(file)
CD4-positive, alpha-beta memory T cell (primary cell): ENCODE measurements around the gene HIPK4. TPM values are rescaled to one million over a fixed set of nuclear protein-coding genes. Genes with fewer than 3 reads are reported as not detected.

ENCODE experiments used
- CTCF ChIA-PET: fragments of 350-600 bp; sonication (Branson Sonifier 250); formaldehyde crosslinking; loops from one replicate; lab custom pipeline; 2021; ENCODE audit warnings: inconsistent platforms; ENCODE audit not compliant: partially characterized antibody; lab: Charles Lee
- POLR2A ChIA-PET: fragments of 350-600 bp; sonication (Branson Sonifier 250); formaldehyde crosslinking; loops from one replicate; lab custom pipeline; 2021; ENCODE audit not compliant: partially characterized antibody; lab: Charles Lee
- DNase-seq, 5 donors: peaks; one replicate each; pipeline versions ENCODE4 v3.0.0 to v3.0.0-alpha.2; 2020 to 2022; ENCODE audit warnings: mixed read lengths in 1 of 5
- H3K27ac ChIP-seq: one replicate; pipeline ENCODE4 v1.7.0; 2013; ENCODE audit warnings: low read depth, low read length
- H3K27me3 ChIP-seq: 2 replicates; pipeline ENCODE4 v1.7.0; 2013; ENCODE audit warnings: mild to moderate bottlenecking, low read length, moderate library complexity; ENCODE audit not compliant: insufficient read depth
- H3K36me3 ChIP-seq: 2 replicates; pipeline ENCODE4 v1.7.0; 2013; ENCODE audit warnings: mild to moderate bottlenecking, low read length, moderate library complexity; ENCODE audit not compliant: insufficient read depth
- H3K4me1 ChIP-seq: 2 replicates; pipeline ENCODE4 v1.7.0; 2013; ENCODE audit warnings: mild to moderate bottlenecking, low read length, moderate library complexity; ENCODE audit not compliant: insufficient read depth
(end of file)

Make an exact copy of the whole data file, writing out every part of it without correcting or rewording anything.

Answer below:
CD4-positive, alpha-beta memory T cell (primary cell): ENCODE measurements around the gene HIPK4. TPM values are rescaled to one million over a fixed set of nuclear protein-coding genes. Genes with fewer than 3 reads are reported as not detected.

ENCODE experiments used
- CTCF ChIA-PET: fragments of 350-600 bp; sonication (Branson Sonifier 250); formaldehyde crosslinking; loops from one replicate; lab custom pipeline; 2021; ENCODE audit warnings: inconsistent platforms; ENCODE audit not compliant: partially characterized antibody; lab: Charles Lee
- POLR2A ChIA-PET: fragments of 350-600 bp; sonication (Branson Sonifier 250); formaldehyde crosslinking; loops from one replicate; lab custom pipeline; 2021; ENCODE audit not compliant: partially characterized antibody; lab: Charles Lee
- DNase-seq, 5 donors: peaks; one replicate each; pipeline versions ENCODE4 v3.0.0 to v3.0.0-alpha.2; 2020 to 2022; ENCODE audit warnings: mixed read lengths in 1 of 5
- H3K27ac ChIP-seq: one replicate; pipeline ENCODE4 v1.7.0; 2013; ENCODE audit warnings: low read depth, low read length
- H3K27me3 ChIP-seq: 2 replicates; pipeline ENCODE4 v1.7.0; 2013; ENCODE audit warnings: mild to moderate bottlenecking, low read length, moderate library complexity; ENCODE audit not compliant: insufficient read depth
- H3K36me3 ChIP-seq: 2 replicates; pipeline ENCODE4 v1.7.0; 2013; ENCODE audit warnings: mild to moderate bottlenecking, low read length, moderate library complexity; ENCODE audit not compliant: insufficient read depth
- H3K4me1 ChIP-seq: 2 replicates; pipeline ENCODE4 v1.7.0; 2013; ENCODE audit warnings: mild to moderate bottlenecking, low read length, moderate library complexity; ENCODE audit not compliant: insufficient read depth